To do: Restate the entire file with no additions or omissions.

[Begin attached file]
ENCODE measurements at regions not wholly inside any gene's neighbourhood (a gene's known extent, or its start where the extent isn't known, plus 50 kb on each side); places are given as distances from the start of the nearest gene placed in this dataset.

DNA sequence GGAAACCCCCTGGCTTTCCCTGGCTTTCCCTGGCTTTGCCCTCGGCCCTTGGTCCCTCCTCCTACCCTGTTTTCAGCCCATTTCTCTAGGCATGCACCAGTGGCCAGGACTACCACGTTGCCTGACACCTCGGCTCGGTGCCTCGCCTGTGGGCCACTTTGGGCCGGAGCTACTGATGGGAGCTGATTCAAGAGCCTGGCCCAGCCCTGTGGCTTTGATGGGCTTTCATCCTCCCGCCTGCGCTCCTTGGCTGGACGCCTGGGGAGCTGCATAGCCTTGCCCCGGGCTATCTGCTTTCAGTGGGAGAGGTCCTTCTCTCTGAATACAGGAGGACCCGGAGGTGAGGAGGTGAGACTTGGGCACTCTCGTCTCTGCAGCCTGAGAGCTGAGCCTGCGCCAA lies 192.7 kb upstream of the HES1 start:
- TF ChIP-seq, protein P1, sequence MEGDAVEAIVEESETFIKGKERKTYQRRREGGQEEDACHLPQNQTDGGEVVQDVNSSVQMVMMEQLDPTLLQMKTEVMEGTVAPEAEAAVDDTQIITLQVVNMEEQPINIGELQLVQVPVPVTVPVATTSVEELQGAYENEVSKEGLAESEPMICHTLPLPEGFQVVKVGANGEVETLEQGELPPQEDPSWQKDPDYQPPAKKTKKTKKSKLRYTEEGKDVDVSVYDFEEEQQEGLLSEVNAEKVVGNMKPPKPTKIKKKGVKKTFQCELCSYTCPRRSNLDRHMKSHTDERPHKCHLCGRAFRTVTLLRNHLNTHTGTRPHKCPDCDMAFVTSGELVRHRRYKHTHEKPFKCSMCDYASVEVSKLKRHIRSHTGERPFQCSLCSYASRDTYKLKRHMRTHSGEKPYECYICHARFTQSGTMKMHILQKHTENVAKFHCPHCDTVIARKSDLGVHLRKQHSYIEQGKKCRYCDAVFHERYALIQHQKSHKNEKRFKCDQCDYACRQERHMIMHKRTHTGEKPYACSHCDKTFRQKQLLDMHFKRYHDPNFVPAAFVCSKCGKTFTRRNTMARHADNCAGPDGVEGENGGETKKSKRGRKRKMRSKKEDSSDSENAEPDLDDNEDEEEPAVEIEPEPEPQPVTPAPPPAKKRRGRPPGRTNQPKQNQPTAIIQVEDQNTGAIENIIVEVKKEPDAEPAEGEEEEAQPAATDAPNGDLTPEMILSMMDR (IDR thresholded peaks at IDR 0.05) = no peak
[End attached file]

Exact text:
ENCODE measurements at regions not wholly inside any gene's neighbourhood (a gene's known extent, or its start where the extent isn't known, plus 50 kb on each side); places are given as distances from the start of the nearest gene placed in this dataset.

DNA sequence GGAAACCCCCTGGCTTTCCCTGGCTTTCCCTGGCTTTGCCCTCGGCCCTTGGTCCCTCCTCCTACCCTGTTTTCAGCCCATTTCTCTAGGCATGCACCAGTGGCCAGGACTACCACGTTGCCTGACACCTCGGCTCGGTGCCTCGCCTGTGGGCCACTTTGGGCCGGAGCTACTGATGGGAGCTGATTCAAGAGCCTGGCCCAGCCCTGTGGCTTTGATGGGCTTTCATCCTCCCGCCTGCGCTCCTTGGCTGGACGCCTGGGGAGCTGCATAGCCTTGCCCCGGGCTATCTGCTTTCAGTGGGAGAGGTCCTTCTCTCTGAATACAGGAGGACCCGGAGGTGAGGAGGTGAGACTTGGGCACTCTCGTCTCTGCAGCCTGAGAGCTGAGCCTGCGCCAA lies 192.7 kb upstream of the HES1 start:
- TF ChIP-seq, protein P1, sequence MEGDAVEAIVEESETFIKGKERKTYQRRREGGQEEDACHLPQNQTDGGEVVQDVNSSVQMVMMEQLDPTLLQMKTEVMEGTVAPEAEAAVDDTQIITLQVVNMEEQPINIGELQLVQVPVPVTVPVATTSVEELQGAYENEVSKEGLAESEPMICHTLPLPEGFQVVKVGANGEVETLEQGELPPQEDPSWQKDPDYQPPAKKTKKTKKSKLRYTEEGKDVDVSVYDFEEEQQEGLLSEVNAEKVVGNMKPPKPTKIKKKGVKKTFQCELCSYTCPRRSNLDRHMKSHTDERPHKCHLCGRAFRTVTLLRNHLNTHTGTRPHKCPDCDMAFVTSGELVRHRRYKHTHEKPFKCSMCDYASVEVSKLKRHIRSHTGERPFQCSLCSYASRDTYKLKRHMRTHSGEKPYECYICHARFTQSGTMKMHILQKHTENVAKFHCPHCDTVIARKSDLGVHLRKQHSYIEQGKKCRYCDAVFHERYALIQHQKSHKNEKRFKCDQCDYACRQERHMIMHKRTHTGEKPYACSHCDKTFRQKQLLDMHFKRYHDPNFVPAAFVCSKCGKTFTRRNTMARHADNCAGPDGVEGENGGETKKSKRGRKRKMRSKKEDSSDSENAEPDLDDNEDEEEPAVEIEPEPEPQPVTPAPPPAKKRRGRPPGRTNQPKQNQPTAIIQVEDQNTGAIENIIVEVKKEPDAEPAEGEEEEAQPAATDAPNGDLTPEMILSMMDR (IDR thresholded peaks at IDR 0.05) = no peak